particular month, while debit is taken into account. Accordingly let us say for example
the following minimum credit balances existed in a savings account earning 4% p.a.
interest in India.

January 02 – Rs. 1000/-


February 02 – Rs.800/-
March 02 – Rs.150/-
April 02 – Rs.250/-
May 02 – Rs. 300/-
June 02 – Rs.300/-

Suppose the interest is payable every half-year and accordingly this customer will be
entitled to 2% for the half-year ending June 2002. In order to determine the correct
half-yearly interest, you need to find out annual equivalent of the deposit that the
customer has kept in his savings account. Then divide the sum of the monthly products
by 12. The annual equivalent amount is Rs.233.33 and the interest at 4% p.a. for the
half-year on this works out to Rs. 9.33. This is the way interest is found out on a
monthly product basis.

12. Repayment holiday – Whenever a loan is taken especially for acquiring fixed assets, the
repayment does not start immediately. It starts after the fixed asset starts giving a
return especially in the case of business enterprises. This is not so in the case of
personal loans. The period during which there is no repayment is known as “repayment
holiday period”. This is also known as “Moratorium period”. This period is longer in the
case of industrial loans and minimum or absent in the case of personal loans. It should
be noted that during this period, interest is charged and there is no period for non-
levy of interest, although there may be a period of non-recovery of interest, i.e.,
interest, although levied not recovered for a specific period. Again if this is the case,
interest on interest is recovered.

13. Credit instruments – Any instrument that is drawn on a bank, against surrender of
which the concerned bank will pay us the amount mentioned in the instrument.
Examples – checks, drafts, mail transfers, travellers’ checks, international money
orders etc.

14. Negotiable instruments – All the credit instruments that are transferable from one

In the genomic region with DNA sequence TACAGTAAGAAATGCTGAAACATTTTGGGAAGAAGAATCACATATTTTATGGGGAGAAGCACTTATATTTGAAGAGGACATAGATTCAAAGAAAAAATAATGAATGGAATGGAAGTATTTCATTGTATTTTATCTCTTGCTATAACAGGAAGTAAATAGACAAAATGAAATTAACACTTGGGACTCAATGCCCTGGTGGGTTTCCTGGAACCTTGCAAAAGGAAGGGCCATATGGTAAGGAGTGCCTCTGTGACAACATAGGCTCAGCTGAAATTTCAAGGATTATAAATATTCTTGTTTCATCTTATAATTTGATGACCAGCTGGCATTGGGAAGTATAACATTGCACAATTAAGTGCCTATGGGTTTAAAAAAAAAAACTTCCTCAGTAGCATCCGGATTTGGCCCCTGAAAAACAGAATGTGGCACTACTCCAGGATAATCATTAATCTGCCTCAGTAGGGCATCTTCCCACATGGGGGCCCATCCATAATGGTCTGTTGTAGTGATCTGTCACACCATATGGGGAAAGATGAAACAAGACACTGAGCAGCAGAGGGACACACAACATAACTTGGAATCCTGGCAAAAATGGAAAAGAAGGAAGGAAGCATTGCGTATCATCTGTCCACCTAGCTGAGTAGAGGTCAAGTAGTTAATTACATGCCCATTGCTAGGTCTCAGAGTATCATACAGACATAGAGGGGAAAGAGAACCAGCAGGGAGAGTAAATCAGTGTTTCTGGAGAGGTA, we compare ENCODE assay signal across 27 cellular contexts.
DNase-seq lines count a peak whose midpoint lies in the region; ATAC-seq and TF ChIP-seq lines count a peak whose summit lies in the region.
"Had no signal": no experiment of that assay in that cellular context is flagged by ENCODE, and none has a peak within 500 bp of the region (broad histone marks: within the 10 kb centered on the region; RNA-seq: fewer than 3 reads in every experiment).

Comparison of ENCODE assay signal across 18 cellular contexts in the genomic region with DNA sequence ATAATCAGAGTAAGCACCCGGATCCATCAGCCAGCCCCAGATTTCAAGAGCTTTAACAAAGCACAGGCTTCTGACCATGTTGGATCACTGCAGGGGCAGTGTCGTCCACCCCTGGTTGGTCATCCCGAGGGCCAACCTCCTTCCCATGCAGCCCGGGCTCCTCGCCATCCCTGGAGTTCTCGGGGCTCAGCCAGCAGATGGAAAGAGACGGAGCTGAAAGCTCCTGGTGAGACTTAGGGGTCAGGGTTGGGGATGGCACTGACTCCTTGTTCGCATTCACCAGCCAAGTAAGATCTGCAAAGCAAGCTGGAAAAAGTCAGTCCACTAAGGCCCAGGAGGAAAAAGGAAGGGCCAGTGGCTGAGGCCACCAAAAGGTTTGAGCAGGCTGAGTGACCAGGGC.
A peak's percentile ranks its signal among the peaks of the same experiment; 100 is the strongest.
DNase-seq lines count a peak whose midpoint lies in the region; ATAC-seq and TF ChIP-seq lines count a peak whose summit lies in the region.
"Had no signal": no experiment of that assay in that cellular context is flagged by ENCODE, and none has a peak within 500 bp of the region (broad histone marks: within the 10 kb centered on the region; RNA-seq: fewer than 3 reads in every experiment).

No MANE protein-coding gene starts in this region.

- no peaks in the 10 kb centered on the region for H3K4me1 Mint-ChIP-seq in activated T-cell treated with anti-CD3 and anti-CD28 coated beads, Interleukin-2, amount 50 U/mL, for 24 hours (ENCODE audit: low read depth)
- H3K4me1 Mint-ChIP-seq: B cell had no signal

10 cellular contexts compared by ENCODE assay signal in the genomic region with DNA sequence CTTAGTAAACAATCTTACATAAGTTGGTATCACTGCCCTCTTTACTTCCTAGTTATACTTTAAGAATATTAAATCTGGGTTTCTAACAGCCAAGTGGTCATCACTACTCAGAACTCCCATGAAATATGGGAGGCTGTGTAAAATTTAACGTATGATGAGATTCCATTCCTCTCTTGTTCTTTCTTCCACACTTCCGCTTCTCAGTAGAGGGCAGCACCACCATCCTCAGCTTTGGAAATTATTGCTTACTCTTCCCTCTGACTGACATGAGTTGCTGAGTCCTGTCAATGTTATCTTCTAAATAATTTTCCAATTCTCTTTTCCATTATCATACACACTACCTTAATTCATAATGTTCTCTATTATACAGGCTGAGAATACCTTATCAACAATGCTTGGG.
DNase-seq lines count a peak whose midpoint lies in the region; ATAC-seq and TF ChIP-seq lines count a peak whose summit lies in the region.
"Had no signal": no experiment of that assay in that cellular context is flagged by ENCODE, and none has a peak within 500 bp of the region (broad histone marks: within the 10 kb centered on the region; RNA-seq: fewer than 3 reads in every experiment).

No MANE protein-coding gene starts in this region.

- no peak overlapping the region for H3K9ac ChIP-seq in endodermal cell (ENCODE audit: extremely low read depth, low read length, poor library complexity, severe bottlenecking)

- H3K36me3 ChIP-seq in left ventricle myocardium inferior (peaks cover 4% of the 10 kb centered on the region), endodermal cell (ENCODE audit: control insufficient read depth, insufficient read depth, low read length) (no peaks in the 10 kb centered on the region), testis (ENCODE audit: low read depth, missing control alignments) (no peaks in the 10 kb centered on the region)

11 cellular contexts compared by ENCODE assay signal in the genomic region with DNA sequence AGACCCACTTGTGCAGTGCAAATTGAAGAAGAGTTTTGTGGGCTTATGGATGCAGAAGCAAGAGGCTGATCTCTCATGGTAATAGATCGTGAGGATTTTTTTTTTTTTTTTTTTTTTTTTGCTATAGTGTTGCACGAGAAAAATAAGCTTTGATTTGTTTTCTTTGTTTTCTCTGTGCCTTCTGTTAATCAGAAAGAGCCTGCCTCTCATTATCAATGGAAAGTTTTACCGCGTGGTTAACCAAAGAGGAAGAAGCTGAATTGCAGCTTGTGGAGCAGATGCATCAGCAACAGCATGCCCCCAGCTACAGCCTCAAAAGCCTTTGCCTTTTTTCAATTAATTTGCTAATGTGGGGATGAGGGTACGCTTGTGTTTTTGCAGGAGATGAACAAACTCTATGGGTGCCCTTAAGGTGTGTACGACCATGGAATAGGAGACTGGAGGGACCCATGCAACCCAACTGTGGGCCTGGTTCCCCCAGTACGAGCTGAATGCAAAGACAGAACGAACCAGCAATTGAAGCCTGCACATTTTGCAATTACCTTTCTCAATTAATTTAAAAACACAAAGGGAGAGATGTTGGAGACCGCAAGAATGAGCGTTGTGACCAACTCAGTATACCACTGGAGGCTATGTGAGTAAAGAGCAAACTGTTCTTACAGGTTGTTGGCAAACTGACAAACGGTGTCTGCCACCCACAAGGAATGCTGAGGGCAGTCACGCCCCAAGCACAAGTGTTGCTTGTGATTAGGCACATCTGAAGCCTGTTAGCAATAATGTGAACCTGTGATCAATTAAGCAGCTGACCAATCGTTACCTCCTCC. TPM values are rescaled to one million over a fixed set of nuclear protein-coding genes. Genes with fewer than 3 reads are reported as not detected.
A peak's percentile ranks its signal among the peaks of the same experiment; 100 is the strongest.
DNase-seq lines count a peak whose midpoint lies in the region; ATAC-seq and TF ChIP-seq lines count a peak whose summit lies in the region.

person to another by a process known as “endorsement” are called “negotiable”
instruments. Suppose “A” is receiving payment by means of check from “C”. “A” owes
money to “B”. The check is a negotiable instrument as it enables “A” to settle his dues
to “B” by endorsing the same in favour of “B”. This renders the check a negotiable
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instrument. There may be some restriction on some of the above instruments, not
allowing free transferability either by the banks or by the issuers of the instruments
themselves.

15. Acceptance – We have seen what a bill of exchange is. The buyer who has already
received goods or services from the seller is required to acknowledge his debt to the
seller by signing on the bill of exchange. This act of acknowledgement is called
“acceptance”. At times in this, banks are also involved just to enhance the credibility
of a bill of exchange. This is called banker's acceptance for which the bank charges
commission. It is similar to giving bank guarantee.

16. Credit Report – It is called by different names. At times, it is referred to as “Credit


Information Report”. At other times, it is also called “Customer’s confidential report”.
Banker’s report also means the same. With the growth of commerce within a country
and abroad, most of the times, trade is done with organisations, about which you are in
the dark. The banker provides good platform for knowing something about the
business enterprise with which you are likely to deal. There are accepted
abbreviations internationally for denoting the soundness or the lack of it of a business
enterprise. These abbreviations are commonly used in such reports. You can seek
confidential information about your prospective customers about whom you do not have
sufficient knowledge. The banker provides this information for a fee, which includes
the fees that they have to remit to International Credit Agencies.

17. Syndication – Making arrangement for loans for borrowers. Should not be confused
with granting of loans. The bank may or may not participate in the loan process, but
would assume responsibility for getting “in principle” sanction from all the participating
banks and financial institutions. It is more common internationally and syndication
fees are quite substantial abroad. Syndication fees are part of non-interest income as
no funds are involved in the activity. For example an Indian company wants a Foreign
Currency Loan of 100 M. Rs. Making arrangement for this is called syndication. Even
if the arranging bank participates in the loan by granting a portion of it, syndication is
different from it. It gets paid separately for this activity.

18. Custodial services - As per instructions of the customers, accepting dividend and
interest warrants on shares and bonds/debentures respectively and credit the
proceeds of the same to the customer’s account. For this also separately fees are
charged, which is a non-interest income.

19. Security - Fixed assets like land, building, plant and machinery etc. as well as working